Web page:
continues this practice with aluminium exterior panels attached to a steel structure.


Emerging technologies and applications

To justify the adoption of a relatively expensive material such as aluminium, the car manufacturers
require compensating benefits in productivity and therefore costs. They are also wish to avoid being
locked into a process for a long period of time without having the opportunity of changing the
design. Therefore, suppliers and some manufacturers have made great efforts over the past twenty
years to develop new processes that allow the use of aluminium without a significant cost penalty.
Many of these projects have been highly successful. Indeed, one of the main reasons why
aluminium is coming into use is that innovative processes in casting and the production of structures
are helping to overcome the high cost of the material.

High-volume aluminium casting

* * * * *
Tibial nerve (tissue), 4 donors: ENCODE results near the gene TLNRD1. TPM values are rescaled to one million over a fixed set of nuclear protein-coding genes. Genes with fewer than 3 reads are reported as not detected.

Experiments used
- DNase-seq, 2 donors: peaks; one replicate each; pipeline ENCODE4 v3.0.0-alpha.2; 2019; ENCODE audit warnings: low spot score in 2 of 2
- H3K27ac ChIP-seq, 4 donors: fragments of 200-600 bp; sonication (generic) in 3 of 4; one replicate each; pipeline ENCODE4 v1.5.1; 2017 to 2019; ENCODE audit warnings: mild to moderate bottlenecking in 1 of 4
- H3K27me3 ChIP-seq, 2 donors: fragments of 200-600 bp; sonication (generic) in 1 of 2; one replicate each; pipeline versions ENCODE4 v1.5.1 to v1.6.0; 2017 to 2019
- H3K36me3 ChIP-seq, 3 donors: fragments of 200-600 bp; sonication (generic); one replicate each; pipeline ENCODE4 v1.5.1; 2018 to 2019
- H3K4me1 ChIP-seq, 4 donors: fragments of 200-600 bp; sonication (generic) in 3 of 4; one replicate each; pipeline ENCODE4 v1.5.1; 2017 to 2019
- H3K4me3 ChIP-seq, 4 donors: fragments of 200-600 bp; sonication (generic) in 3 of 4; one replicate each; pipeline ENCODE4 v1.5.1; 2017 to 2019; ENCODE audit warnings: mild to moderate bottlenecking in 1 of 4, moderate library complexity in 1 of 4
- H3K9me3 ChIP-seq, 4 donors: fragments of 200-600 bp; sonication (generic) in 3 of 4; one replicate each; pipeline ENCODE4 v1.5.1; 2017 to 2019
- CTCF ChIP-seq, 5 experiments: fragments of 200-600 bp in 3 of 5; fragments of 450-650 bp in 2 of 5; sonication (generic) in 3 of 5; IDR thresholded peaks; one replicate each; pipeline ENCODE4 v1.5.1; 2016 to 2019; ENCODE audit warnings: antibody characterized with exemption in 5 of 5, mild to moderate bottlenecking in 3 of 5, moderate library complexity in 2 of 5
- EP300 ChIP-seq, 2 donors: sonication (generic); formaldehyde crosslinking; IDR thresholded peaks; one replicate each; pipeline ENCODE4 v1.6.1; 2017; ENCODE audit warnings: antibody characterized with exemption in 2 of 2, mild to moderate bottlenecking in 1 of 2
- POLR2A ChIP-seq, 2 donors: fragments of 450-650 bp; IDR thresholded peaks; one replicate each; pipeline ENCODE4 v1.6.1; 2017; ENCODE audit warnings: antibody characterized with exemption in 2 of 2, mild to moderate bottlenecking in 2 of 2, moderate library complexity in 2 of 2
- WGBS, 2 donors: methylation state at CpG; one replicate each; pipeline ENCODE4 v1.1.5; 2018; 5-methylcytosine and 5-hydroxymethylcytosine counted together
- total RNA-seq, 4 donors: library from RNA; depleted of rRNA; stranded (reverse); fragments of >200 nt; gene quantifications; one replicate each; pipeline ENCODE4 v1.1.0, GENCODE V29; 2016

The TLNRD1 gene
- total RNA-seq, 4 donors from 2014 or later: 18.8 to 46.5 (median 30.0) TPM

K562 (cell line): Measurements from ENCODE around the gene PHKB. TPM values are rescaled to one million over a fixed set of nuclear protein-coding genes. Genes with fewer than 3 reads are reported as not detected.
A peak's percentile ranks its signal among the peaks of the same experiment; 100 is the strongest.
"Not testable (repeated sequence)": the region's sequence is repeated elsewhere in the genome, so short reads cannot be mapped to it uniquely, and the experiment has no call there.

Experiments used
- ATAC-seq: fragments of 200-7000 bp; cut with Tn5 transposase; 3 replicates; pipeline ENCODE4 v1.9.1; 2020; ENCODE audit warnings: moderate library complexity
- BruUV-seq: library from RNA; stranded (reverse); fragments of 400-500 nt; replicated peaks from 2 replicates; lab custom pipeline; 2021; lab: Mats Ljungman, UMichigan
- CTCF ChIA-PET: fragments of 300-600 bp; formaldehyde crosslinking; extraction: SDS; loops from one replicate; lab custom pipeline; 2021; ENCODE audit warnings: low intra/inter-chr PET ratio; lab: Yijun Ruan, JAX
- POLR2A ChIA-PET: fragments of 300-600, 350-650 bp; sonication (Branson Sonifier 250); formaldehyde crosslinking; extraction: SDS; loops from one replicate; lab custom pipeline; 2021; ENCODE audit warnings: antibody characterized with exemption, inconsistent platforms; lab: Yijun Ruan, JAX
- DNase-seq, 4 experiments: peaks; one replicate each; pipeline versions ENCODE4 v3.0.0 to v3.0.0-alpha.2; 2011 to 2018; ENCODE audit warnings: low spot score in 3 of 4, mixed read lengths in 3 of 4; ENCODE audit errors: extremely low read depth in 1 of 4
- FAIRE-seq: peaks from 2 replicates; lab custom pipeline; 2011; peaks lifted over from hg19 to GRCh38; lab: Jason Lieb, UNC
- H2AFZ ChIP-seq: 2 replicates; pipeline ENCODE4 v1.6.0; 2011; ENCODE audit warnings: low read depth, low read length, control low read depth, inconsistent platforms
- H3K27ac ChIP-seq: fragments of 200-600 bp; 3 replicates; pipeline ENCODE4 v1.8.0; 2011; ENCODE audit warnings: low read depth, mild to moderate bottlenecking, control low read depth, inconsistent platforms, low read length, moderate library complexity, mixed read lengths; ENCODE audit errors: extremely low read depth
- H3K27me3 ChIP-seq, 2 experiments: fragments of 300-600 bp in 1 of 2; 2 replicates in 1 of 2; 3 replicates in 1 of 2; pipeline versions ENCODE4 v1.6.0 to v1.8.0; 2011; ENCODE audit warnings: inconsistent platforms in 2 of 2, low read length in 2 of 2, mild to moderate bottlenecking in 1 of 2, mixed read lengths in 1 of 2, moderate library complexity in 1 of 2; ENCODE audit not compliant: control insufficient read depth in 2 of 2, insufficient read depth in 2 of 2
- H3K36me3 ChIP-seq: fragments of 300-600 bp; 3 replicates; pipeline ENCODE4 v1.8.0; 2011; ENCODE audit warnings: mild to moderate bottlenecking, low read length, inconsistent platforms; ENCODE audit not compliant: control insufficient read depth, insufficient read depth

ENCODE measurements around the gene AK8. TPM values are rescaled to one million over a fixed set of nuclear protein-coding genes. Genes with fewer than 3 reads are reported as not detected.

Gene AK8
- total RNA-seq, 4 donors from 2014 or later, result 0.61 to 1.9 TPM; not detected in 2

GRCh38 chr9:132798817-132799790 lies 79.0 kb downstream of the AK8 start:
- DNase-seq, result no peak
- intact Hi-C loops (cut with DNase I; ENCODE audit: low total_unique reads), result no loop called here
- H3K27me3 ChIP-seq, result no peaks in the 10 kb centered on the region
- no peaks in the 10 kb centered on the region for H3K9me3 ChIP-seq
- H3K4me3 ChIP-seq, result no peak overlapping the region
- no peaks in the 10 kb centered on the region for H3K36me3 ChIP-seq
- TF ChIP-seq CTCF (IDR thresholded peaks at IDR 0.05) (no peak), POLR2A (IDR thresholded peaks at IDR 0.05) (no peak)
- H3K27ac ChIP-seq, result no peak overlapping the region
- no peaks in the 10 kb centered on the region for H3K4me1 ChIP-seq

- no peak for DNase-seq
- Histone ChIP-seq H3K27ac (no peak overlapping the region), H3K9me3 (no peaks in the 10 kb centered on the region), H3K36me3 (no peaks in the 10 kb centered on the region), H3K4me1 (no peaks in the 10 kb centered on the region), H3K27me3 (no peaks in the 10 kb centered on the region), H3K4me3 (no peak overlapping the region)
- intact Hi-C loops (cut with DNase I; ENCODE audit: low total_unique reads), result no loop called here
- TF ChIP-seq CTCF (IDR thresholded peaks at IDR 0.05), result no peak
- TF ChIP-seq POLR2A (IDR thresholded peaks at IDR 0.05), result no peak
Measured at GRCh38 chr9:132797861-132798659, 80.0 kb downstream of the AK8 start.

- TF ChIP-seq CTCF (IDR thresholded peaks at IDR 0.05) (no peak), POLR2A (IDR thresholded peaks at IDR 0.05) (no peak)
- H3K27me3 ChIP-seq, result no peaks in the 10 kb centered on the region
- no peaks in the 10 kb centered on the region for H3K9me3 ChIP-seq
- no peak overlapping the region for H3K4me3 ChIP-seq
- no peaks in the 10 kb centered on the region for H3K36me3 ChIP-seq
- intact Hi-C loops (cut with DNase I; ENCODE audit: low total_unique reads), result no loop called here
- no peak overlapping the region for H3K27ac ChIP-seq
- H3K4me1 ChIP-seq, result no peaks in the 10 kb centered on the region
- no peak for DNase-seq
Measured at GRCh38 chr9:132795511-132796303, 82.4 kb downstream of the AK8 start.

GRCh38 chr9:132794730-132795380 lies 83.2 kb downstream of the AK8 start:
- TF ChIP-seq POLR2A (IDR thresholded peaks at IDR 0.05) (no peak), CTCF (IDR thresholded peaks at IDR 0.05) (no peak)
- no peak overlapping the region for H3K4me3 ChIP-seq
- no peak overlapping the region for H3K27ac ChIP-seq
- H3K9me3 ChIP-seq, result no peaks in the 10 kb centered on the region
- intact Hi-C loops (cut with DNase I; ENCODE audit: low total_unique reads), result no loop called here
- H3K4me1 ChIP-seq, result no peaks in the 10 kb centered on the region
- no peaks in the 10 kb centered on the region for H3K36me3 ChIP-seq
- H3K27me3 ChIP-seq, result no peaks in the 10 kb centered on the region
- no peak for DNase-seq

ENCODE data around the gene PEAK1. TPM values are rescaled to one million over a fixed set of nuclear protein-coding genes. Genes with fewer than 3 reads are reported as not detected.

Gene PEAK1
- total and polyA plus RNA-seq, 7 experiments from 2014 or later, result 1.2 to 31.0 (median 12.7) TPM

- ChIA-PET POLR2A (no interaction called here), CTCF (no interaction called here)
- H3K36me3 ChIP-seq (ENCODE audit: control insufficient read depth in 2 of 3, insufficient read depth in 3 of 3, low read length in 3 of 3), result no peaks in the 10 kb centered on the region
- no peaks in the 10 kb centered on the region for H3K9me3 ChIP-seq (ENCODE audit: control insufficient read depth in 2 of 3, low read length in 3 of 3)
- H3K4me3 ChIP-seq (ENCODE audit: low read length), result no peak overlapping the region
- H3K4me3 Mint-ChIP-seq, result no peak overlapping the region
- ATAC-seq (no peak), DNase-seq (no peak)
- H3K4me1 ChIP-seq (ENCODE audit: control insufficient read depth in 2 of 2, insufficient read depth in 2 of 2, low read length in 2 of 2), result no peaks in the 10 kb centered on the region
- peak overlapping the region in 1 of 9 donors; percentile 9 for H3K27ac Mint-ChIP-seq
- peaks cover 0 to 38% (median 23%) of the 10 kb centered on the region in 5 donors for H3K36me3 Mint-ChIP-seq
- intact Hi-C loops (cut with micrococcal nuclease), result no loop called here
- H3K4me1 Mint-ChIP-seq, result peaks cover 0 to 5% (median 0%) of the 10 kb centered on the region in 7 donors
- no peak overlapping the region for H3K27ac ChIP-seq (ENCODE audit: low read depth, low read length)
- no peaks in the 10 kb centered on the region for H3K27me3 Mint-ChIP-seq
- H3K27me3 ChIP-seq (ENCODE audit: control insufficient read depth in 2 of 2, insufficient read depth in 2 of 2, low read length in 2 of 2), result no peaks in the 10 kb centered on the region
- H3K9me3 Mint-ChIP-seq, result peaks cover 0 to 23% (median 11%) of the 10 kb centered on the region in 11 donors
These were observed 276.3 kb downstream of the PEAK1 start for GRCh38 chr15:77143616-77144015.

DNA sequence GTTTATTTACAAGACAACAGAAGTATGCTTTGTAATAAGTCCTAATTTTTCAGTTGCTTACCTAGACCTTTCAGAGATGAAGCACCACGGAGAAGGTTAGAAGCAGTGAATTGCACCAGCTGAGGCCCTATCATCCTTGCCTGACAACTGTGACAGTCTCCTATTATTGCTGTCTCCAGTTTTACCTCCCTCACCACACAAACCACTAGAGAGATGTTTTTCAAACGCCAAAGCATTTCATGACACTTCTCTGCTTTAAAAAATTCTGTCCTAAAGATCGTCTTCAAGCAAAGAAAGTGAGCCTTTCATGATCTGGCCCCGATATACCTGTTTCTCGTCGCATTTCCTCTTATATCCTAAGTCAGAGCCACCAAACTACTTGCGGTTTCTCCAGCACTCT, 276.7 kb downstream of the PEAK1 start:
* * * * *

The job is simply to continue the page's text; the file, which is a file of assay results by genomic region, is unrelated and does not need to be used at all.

High pressure die-casting remains the most productive method of casting, since no cores need to be
made, there is no core handling, and no core removal. However, the design is inhibited slightly by
the process, and the die-casting machines and dies are expensive, and so a long-term commitment to
the process is required. Honda is one of the biggest users of high pressure die-casting, and Mazda
and Nissan also use this method. General Motors also uses die-casting for many cylinder blocks in
North America.

However, to reduce tooling costs, and increase flexibility, various companies have developed new
processes. These are:

Lost foam casting;

Cosworth low-pressure precision sand casting;
VAW gravity precision sand casting;
Honda medium-pressure die-casting.

In the lost foam process, an exact replica - or preform - of the object to be cast is produced from
polystyrene foam, and it is coated with ceramic slurry to provide a heat-resistant coating. The